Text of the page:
So, you need to target your CV to the individual employer. Be prepared to amend it each time you submit an application, ensuring that your understanding of the employer's concerns is reflected in every line. The point is to make your CV absolutely relevant to that vacancy and that vacancy alone.

What Makes You Individual?

It is your attributes as an employee, over and beyond your regular duties as a ledger clerk, that will make an employer really want to meet you. These often coincide with what are known as 'transferable skills' - i.e. abilities that are valuable in any job, not just the type of job you are applying for. Here are some suggestions for personal qualities that are relevant to your role. These need to be emphasised throughout your CV, as the individual mix you offer are what will make you stand out.

Personal attributes:

Some relevant skills and abilities:

Create Impact With Your Profile on Your Sales or Purchase Ledger's CV

Right from the very top of your Sales or Purchase Ledger's CV, you must communicate the ways in which you meet the employer's requirements. Your Profile section must instantly grab the employer's attention.

This means that you must immediately emphasise your solid purchase or sales ledger skills. Which sector or industry have you gained these skills in? What are your main skills or most solid areas of experience? Decide upon three of each that will sell you most effectively. Your experience areas might be keeping the ledger in particular industries or for certain sized companies. Your skills might be proficiency in a particular accounting software, such as Excel or Sage. Additionally, think of your three strongest personal attributes when it comes to work. What do you bring to your work, as a person? Be sure to refer to your main transferable skills and aptitudes.

You need to include these top strengths in your Profile, always ensuring that they reflect the priorities of the employer you are applying to. For this reason, you may need to rewrite your Profile for different job applications, as employers may be looking for different strengths.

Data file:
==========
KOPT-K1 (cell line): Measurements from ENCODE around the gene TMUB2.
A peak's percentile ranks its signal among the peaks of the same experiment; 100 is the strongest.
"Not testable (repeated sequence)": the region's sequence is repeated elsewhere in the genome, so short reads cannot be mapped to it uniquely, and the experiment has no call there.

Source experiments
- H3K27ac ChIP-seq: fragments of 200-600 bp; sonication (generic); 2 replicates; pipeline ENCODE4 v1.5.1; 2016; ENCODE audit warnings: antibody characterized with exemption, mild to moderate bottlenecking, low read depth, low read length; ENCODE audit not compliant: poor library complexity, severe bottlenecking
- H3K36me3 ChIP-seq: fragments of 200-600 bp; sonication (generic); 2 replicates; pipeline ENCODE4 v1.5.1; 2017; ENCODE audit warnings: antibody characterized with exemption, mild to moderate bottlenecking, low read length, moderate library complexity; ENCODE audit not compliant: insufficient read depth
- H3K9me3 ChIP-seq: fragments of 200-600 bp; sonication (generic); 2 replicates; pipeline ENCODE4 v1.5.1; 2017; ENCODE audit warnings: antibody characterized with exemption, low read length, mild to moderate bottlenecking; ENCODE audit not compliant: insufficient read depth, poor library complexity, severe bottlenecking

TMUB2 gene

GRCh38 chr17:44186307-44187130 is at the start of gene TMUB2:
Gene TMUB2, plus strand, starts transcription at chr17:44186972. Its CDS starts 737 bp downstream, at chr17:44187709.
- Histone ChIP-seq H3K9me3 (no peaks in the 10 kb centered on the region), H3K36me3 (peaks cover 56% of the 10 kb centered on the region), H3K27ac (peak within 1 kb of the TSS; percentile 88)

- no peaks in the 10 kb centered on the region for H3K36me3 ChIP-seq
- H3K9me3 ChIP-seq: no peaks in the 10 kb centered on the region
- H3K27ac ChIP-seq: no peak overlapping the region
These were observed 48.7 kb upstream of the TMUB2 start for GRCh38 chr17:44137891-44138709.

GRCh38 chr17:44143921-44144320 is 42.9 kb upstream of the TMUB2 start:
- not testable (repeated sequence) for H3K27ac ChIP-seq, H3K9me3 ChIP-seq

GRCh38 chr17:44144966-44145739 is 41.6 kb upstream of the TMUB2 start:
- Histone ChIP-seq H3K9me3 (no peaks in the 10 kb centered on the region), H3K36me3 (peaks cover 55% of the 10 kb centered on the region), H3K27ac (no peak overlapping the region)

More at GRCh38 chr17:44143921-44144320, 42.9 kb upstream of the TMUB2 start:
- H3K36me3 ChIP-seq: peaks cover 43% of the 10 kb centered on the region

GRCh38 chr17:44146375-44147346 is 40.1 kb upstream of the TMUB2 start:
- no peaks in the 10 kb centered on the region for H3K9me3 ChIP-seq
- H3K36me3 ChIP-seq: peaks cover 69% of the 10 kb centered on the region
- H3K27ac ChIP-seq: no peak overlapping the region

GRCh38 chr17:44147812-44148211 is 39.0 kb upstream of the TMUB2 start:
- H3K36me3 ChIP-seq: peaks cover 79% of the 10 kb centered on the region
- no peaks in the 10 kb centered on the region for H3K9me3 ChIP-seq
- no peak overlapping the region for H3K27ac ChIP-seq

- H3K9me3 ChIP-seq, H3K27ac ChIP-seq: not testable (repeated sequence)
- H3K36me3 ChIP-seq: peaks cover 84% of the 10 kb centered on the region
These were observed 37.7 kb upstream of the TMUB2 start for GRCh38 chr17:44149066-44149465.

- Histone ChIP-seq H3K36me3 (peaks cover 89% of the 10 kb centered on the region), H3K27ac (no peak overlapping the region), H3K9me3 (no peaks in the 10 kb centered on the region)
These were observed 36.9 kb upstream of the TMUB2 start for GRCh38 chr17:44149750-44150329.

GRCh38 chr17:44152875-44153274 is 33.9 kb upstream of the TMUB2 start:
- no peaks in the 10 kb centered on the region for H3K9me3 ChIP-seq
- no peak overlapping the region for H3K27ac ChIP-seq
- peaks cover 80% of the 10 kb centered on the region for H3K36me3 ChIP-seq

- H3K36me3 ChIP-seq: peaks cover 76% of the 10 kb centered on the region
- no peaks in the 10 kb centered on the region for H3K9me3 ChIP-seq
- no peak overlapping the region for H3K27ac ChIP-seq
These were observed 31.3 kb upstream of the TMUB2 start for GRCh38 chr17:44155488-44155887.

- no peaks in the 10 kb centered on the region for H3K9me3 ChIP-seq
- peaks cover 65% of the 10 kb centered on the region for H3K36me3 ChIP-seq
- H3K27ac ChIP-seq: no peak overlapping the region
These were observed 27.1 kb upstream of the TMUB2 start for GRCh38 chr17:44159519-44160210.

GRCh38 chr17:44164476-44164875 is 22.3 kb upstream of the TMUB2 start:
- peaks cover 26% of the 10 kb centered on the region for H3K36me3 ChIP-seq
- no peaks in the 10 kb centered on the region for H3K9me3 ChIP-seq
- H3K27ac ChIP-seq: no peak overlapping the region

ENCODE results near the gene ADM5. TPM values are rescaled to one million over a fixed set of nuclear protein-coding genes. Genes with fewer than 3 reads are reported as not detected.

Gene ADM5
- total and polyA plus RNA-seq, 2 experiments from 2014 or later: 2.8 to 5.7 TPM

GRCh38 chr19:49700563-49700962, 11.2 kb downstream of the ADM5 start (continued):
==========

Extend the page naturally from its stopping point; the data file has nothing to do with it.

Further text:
Pinpoint Your Achievements

In the Achievements section of your CV, you can impress the employer by highlighting the ways in which you have added more to your job - or another area of activity - in the past. Achievements are evidence of areas of work where you made a difference, rising above and beyond the regular job description to make a contribution that helped your employer. Alternatively, your performance in some other area, such as an interest group, may show that you have the potential to help your future employer. Achievements are compelling and do more to sell you than perhaps any other part of your CV. For example, an achievement might show that:

An Outstanding Career History

Your Career History should not just be a list of duties and responsibilities. Continue to use as many achievements as possible as you describe your duties and responsibilities, aiming to show in each one how you made a difference through your personal efforts.

Keep returning to those employer concerns we mentioned earlier. Is there any risk involved in appointing you? They need to know how quickly you would fit in and how you could benefit their organisation.

You need to continually communicate your skills and abilities, knowledge and attributes. Here is a checklist of the information you should ensure is included for every job that you list. Your bullet points should not be paragraphs, but you can make them two sentences long without losing impact.

  1. Name of the employer and your job title.
  2. A brief description of the employer's business activity, if this is not well-known.
  3. The number of staff in the accounting team you worked within.
  4. Your role and general responsibilities, particularly with regard to financial systems and processes. These should be presented as sentences with bullet points.
  5. Details of any special projects you worked on, such as assisting during a period of change, helping during a change to new software, etc.